Interviewers should uncover the candidate’s skills and experience to determine if the person is “ready for Prime Time” in the role you desire. The interviewers must also uncover some unique advantages the candidate brings that you can leverage to your benefit. Consider the following questions:
- Do they have the intelligence and creativity—how smart are they in real-world situations? How do they solve complex problems in chaotic environments? Do they display strong character, integrity and work ethic? Do they act and behave as a leader without title or position? Are they humble and self-aware and take responsibility to lead and make timely decisions where they are while challenging others to achieve desired results?
- In business, professional and social situations are they prepared to and capable of taking advantage of opportunities we present now and in the future? Can you rely on their proven background of respect, values, behaviors, personality and ability to fit into your culture? Do they have potential to take on increased responsibility in the future?
- Are they dependable? Can you trust them to make good decisions? Are they dedicated to the craft and profession? Do they show up prepared and ready and are open to feedback, coaching and change?
- Are they tough and resilient? Do they have the competitive intensity you need when they have to think on their feet in unfamiliar or stressful situations?
Objective no. 5: Develop a short list of qualified applicants to anticipate your offer conversion percentages.
As the interviews progress, do you have enough qualified applicants to begin to make decisions? Do any of the candidates bring benefits you had not considered? Did you learn anything about your compensation and benefits that needs to be resolved? Do you have to continue recruiting?
Objective no. 6: Prepare your “Draft Day” board to make the offer. Assess and screen your short list of applicants to make sure that you’re making an appropriate match. Who is number 1? Develop your list of the best available talent and prepare for the offers, some rejections and the negotiations and acceptance.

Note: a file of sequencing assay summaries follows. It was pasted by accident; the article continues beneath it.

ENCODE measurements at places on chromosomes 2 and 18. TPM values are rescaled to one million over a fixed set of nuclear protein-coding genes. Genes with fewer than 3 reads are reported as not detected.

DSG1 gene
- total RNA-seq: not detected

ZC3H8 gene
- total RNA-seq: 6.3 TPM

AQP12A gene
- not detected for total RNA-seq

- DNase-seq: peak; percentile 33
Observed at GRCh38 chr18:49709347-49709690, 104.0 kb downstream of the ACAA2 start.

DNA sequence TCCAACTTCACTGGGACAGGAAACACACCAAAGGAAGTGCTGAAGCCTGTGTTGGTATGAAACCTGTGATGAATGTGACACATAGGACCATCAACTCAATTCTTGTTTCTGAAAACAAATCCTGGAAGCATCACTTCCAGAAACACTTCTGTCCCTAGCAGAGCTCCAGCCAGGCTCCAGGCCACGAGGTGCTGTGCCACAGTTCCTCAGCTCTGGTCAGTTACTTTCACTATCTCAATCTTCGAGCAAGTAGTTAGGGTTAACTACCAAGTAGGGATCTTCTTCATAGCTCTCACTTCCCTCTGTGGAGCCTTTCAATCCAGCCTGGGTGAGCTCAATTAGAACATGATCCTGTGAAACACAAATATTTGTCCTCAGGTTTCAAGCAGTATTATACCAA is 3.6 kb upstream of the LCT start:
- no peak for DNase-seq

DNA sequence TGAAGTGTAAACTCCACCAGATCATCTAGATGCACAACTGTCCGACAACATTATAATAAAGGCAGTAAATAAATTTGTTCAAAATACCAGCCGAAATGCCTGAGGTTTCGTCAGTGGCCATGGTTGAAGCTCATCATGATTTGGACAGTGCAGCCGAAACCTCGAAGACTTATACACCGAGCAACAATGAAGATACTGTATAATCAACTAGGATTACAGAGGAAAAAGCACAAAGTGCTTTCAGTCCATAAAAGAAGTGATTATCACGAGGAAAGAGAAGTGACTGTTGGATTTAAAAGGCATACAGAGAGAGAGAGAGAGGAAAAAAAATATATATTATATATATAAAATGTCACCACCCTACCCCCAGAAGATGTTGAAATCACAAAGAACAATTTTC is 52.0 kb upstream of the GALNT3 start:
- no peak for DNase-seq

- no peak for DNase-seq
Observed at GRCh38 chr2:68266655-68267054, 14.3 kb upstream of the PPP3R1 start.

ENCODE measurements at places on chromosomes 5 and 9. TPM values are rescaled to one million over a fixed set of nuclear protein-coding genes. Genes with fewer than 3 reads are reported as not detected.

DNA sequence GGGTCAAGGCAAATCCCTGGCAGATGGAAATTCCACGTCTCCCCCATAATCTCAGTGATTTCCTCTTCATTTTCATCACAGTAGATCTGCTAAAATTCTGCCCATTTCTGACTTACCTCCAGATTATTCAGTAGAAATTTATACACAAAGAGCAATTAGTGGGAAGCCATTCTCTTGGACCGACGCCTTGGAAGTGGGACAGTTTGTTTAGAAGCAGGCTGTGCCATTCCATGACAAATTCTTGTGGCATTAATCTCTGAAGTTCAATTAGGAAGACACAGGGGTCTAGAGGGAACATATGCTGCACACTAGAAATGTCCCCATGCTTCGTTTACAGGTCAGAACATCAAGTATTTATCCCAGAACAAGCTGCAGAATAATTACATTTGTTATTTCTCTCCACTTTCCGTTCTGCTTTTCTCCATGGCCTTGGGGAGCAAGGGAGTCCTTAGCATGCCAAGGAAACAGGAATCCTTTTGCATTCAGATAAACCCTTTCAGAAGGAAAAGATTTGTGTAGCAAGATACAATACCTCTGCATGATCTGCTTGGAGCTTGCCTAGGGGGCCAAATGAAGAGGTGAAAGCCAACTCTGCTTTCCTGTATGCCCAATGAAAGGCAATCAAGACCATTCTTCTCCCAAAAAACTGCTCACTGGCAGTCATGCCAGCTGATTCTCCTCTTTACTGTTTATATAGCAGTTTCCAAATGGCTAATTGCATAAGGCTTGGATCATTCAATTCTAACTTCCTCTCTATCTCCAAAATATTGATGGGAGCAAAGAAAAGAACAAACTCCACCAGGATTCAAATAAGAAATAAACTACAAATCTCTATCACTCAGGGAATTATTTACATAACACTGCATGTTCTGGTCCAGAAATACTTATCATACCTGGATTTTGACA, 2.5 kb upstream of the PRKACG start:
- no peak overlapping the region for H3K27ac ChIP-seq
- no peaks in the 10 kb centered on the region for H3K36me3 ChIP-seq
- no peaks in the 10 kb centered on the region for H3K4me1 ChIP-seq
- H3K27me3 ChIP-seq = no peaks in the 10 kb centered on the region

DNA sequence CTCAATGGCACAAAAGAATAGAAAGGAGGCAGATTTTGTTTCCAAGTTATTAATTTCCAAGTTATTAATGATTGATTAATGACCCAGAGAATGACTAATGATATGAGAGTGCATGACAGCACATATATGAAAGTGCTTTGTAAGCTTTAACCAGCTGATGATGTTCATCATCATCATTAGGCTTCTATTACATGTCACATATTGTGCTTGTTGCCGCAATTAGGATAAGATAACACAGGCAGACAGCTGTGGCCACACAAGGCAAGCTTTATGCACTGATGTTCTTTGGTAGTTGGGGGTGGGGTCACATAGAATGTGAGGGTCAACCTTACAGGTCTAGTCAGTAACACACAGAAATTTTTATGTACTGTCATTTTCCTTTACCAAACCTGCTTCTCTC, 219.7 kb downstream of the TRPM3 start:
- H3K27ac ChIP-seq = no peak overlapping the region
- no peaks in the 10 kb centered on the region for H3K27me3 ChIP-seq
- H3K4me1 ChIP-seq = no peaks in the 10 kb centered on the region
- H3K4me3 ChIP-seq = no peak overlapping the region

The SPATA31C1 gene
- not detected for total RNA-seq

Objective no. 7: Finalize the acceptance and onboarding.
Good news! Your offer has been accepted and now it is time for a successful transition.
A successful onboarding program helps everyone get off to a great start and succeed in their assigned role. This is an opportunity to ensure new employees are aware of the company’s expectations and the tangible and intangible benefits that are available to them. Topics include:
- An introduction to the company and its policies, benefits and benefit resources available to them, including job specific training and career development
- An introduction to the culture, values and history of the company and the industry
- A tailored and rapid development agenda to get them “ready for Prime Time” and set them up to achieve early success
- Employee and department performance expectations, including the importance of the culture, respect for customers, vendors and each other in the workplace
Congratulations! You hired a well screened person that fits your needs. Your talent recruiting and hiring process helped you win this part of the talent war. A disciplined and well-executed hiring process can help you transform your company and take it levels you did not dream.
Wayne Bergman is a business and executive coach and founder of Consistent Business Growth. Questions or comments about this piece?
Email him directly at firstname.lastname@example.org